PRE-BIBLICAL PALESTINE HISTORY
Stretching about 150 miles from north to south, and roughly 75 miles from east to west, Palestine is a land of contrast and conflict.
Rugged mountains contrast with flat, fertile valleys. The peak of Mt. Herman (9,232 ft.) contrasts sharply with the Dead Sea, 1,300 feet below sea level (the lowest place on earth).
The near impassibility of the desert regions lay in sharp contrast with the ports and harbors of the coastal regions.
Palestine history of conflict dates to even before Abram's rescue of Lot. Ancient Palestine has seen blood throughout nearly every age of human existence, dating back to the earliest civilizations of the world.
Palestine, or Canaan, or Israel, was described by God in Deuteronomy 8:7-9.
"For the Lord your God is bringing you into a good land, a land of brooks of water, of fountains and springs, flowing forth in valleys and hills, a land of wheat and barley, of vines and fig trees and pomengranates, a land of olive oil and honey; a land where you shall eat food without scarcity, in which you shall not lack anything; a land whose stones are iron, and out of whose hills you can dig copper."
An aerial view of the Megiddo Valley, outside ancient Megiddo. This is the site of the End Times battle of Armageddon. It has seen bloodshed since before the Pharaohs of Egypt. Solomon built up and fortified the city during his reign as King of Israel - archaeological evidence of which remains today.
The land of Palestine, or Canaan, was occupied by Canaanites long before Abraham arrived. These people traded openly and freely with the major powers of their day. With Egypt to the south, Syria to the northeast, Phoenicia (Lebanon) to the northwest, and Sumer/Mesopotamia to the east, the Levant was dissected with trade routes and links to outside cultures.
Strangely enough, though, there is very scant textual evidence of Palestine history and Canaanite culture. Unlike the Egyptian, Syrian, and Mesopotamian civilizations, where there are wealthy archives of material, Palestine history did not leave behind an archive of texts from contemporary Canaan of old.
As a result, a reconstruction of the life and culture of an ancient Canaanite from this period in Palestine history is difficult to accurately depict.
The earliest portions of Palestine history have been discovered through archaeological finds and excavations throughout the land. Canaanite pottery is especially helpful when dating specific areas and cities, to specific times throughout history.
Egypt's presence was well established in the region, and Egyptian artifacts from multiple ages have been found in Palestine.
An example of using pottery for dating would be, for instance; if a certain type of pottery found in Canaan was also found in Egypt, and if that type of pottery in Egypt dated to the reign of Seti I, then that would date the layer in Canaan as well. Palestine history is closely connected with Egyptian history.
With the absence of textual data, other methods such as the one described above must be used to construct ancient Palestine.
The Canaanites of ancient Palestine (8,000 - 7000 BC) spoke a Semitic tongue, the closest relative of which is Syriac and Hebrew.
These people were often referred to as Ammonites, Moabites, Phoenicians, Hittites, Canaanites, Israelites, among other such Biblical names, and each achieved its own national identity.
Yet, ethnically speaking, each nation was Canaanite. Thus, Palestine history is marked by a heterogeneous mix of people, each of their own cultural identity, yet ethnically the same.
Mesolithic Age (15,000 - 9500 BC)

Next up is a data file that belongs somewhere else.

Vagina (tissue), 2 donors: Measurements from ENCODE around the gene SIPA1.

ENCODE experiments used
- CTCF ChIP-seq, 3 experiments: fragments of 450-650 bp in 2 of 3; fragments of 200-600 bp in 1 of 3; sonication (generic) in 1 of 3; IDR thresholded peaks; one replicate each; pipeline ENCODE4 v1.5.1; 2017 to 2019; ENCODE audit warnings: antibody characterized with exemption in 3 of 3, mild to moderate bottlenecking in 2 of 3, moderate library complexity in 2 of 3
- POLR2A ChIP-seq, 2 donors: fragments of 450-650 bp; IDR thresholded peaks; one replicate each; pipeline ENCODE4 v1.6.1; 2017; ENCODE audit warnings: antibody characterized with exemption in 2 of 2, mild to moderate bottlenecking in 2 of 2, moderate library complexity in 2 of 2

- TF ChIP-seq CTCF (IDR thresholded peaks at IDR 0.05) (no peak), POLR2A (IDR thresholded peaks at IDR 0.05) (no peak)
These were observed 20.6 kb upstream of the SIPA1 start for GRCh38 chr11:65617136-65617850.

Palestine history predates even the Neolithic Age. The Natufian civilization flourished in Palestine during the Mesolithic Period near Jericho. A type of sanctuary was found near the spring of Ain es-Sultan, or ancient Jericho.
This sanctuary belonged to the Natufian hunters of the region. It was undoubtedly due to the spring that the Natufians chose to settle down and establish permanent roots in this particular location.
Thus, the site of Jericho is, perhaps, one of the first attempts at a civilization attempting to transition from a lifestyle of nomadic wandering, to a lifestyle of settlement, or sedentism.
This occurred, according to some scholars, as early as the 10 millennium B.C.E. Plant and animal domestication sprung forth from this transition, and would highlight the 'Neolithic Revolution'.
This process did not occur overnight, however. It may encompass a period of up to one thousand years within Palestine history.
The dates of the Neolithic Age vary as starting anywhere from 9500 B.C. to 8300 B.C.
It is widely agreed upon that this era breaks into subdivisions, mainly characteristic by subtle changes in pottery. Thus exact dates tend to vary, sometimes by hundreds of years, from scholar to scholar.
However, it was during the Neolithic Age, that Palestine history began to show significant signs of development and sustained growth.
Israel and Palestine history is closely tied to the land. At this point in its development, Canaan had advanced to an economy that was developing from a system of gathering food, to methods of producing food.
Their chief source of meat was gazelle, either herded or hunted. Palestine history had not yet embraced animal domestication.
Major breakthroughs occurred, however, in the area of plant domestication, specifically with barley and wheat.
If these early inhabitants were, in fact, some of the earliest descendants of Noah and his offspring , then a tendency towards knowledge of plants would be natural. Enoch attributed early man's knowledge of plant domestication to the fallen angel Semjaza.
The pre-flood world was based on the premise of agriculture. One of the first acts of Noah after the Genesis Flood was to plant a vineyard. This knowledge would have been passed down through the generations.
Around 8500 B.C., an era termed by some scholars as the Pre-Pottery A Neolithic Age, most of the settlements and villages were small and possessed no walls, unlike the large metropolitan cities of Babylon and ancient Ur.
The people lived in well built mud brick houses, circular or oval in shape. Jericho, however, had developed into a town of sizable stature, with massive defense walls, and at least one tower.
Many scholars agree that around 7200 B.C., the culture of Palestine changed, due in part to a migration of people from the north.
The settlement at Jericho may have contained up to two thousand people at this time of Palestine history. However, between 7000 and 6000 B.C., there is a gap in occupation.
Some historians say this gap covers up to five hundred years. This gap may be a result of drier climatic conditions. A drier climate would have had a severe effect on Canaanite agriculture.
Perhaps this led villagers to return to a lifestyle of herding and grazing in order to survive.
Settlement did return to the area, however, towards the middle of the sixth millennium (6000 - 5000 BC). The settlements, though, were on a much smaller scale.